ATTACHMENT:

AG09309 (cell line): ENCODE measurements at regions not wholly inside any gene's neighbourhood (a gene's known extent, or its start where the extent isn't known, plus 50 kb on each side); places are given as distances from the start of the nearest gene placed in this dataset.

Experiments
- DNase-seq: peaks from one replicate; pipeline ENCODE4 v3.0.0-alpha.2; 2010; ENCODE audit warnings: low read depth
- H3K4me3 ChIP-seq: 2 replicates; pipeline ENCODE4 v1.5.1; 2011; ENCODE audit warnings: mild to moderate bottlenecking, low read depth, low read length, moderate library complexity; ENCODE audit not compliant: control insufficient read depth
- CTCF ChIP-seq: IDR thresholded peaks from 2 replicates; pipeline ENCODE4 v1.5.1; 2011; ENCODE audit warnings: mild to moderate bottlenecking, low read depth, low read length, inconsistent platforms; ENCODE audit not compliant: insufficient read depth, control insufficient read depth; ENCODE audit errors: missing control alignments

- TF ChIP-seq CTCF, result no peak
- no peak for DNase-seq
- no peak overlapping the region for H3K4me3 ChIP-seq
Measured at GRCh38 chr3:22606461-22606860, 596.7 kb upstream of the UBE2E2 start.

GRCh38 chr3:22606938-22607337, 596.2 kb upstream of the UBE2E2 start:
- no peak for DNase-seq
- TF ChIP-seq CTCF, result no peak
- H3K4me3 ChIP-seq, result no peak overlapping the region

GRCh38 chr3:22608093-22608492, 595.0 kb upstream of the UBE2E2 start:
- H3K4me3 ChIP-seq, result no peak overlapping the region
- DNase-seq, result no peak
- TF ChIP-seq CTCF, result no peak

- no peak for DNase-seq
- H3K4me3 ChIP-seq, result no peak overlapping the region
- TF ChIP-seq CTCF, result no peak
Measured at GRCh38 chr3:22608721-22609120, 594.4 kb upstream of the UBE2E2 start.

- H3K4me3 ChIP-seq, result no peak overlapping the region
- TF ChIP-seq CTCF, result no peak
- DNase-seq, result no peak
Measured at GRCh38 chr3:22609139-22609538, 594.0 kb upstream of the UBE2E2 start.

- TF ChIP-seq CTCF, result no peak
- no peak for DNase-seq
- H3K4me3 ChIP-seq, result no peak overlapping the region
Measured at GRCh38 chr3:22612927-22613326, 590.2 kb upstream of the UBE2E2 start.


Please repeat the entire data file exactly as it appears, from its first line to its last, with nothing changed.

AG09309 (cell line): ENCODE measurements at regions not wholly inside any gene's neighbourhood (a gene's known extent, or its start where the extent isn't known, plus 50 kb on each side); places are given as distances from the start of the nearest gene placed in this dataset.

Experiments
- DNase-seq: peaks from one replicate; pipeline ENCODE4 v3.0.0-alpha.2; 2010; ENCODE audit warnings: low read depth
- H3K4me3 ChIP-seq: 2 replicates; pipeline ENCODE4 v1.5.1; 2011; ENCODE audit warnings: mild to moderate bottlenecking, low read depth, low read length, moderate library complexity; ENCODE audit not compliant: control insufficient read depth
- CTCF ChIP-seq: IDR thresholded peaks from 2 replicates; pipeline ENCODE4 v1.5.1; 2011; ENCODE audit warnings: mild to moderate bottlenecking, low read depth, low read length, inconsistent platforms; ENCODE audit not compliant: insufficient read depth, control insufficient read depth; ENCODE audit errors: missing control alignments

- TF ChIP-seq CTCF, result no peak
- no peak for DNase-seq
- no peak overlapping the region for H3K4me3 ChIP-seq
Measured at GRCh38 chr3:22606461-22606860, 596.7 kb upstream of the UBE2E2 start.

GRCh38 chr3:22606938-22607337, 596.2 kb upstream of the UBE2E2 start:
- no peak for DNase-seq
- TF ChIP-seq CTCF, result no peak
- H3K4me3 ChIP-seq, result no peak overlapping the region

GRCh38 chr3:22608093-22608492, 595.0 kb upstream of the UBE2E2 start:
- H3K4me3 ChIP-seq, result no peak overlapping the region
- DNase-seq, result no peak
- TF ChIP-seq CTCF, result no peak

- no peak for DNase-seq
- H3K4me3 ChIP-seq, result no peak overlapping the region
- TF ChIP-seq CTCF, result no peak
Measured at GRCh38 chr3:22608721-22609120, 594.4 kb upstream of the UBE2E2 start.

- H3K4me3 ChIP-seq, result no peak overlapping the region
- TF ChIP-seq CTCF, result no peak
- DNase-seq, result no peak
Measured at GRCh38 chr3:22609139-22609538, 594.0 kb upstream of the UBE2E2 start.

- TF ChIP-seq CTCF, result no peak
- no peak for DNase-seq
- H3K4me3 ChIP-seq, result no peak overlapping the region
Measured at GRCh38 chr3:22612927-22613326, 590.2 kb upstream of the UBE2E2 start.